Pitbull attacks (And dog attacks in general) can be a difficult topic to address. Dogs are such an integral part of our society and are often considered a member of the family. Yet every year 4.7 million people are victims of dog attacks in the United States, and routinely the pit bull is either #1 or #2 when it comes to breeds most responsible. This is a trend that isn't going away, and it is our responsibility to know how to defend ourselves, and how to pursue legal recourse.

Let's start off by talking about the idea of self defense against a pit bull. These animals are intimidating and scary when not trained properly, but if you follow a few solid guidelines you can greatly increase your ability to handle the situation.

Phase 1 - Common Sense and Avoidance

It might seem obvious after reading some of these tips, but they bear repeating just in case you find yourself in a 'this couldn't happen to me' mentality.

1. Know your location. What are your usual stomping grounds? When you take walks, are there any dogs on the route? Are there any pit bulls? If you are in unfamiliar territory, have you taken any precautions about the possibility of attack?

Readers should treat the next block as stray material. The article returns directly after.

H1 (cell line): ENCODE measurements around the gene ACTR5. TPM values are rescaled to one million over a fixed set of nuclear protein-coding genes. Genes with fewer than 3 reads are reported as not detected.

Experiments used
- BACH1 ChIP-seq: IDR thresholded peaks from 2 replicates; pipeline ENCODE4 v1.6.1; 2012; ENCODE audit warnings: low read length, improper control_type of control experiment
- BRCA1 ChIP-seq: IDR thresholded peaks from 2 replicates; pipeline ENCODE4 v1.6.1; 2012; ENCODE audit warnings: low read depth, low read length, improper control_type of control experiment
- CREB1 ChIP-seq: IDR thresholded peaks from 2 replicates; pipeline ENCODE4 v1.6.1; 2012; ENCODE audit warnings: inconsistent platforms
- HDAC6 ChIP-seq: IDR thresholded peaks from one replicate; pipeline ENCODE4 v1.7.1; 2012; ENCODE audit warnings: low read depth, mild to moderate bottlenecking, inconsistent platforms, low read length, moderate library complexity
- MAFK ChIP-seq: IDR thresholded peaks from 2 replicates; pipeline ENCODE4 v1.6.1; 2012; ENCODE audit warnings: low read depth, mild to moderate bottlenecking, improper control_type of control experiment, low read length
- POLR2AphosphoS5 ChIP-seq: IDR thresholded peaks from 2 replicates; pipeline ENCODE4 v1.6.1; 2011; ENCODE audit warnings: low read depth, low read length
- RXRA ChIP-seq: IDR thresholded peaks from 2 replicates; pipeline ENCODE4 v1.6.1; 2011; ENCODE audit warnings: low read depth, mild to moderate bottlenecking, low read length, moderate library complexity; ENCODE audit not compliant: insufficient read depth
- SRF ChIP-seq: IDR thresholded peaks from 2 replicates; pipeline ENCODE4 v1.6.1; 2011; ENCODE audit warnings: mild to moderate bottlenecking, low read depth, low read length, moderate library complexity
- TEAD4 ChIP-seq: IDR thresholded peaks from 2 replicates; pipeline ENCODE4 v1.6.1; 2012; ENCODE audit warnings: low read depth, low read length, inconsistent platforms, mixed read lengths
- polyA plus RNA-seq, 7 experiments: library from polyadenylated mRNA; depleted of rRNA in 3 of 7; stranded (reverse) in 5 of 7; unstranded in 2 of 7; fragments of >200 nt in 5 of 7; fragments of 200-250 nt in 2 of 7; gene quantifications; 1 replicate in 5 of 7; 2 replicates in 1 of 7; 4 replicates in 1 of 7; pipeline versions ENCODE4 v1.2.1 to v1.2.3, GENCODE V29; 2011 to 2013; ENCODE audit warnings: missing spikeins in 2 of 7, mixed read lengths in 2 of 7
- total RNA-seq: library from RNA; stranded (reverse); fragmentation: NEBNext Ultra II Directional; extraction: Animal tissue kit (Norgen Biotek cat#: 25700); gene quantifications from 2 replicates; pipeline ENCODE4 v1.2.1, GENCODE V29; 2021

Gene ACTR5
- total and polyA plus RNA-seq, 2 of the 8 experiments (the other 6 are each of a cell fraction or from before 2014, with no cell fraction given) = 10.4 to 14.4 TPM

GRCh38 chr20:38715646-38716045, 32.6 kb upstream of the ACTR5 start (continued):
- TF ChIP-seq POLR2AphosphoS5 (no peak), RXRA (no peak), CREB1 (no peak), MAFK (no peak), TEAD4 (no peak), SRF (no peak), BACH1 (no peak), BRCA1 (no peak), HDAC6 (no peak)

2. Assess dependents. Even if you do know your location, you need to gauge the probability of having someone along with you. Having an adult with you could be helpful during a pit bull attack, but having a small child or dog could be troublesome.

3. Know your physical abilities. Are you in great shape, able to actively defend yourself? Whether you are or not will greatly change how you need to prepare for the possibility of attack.

4. Plan a wide-berth strategy. If you walk by a house regularly that has a pit bull, or even just see one on the street, try to give it a wide berth. Dogs in general are very territorial and a simple act of crossing to the opposite side of the road can downplay their aggressive nature.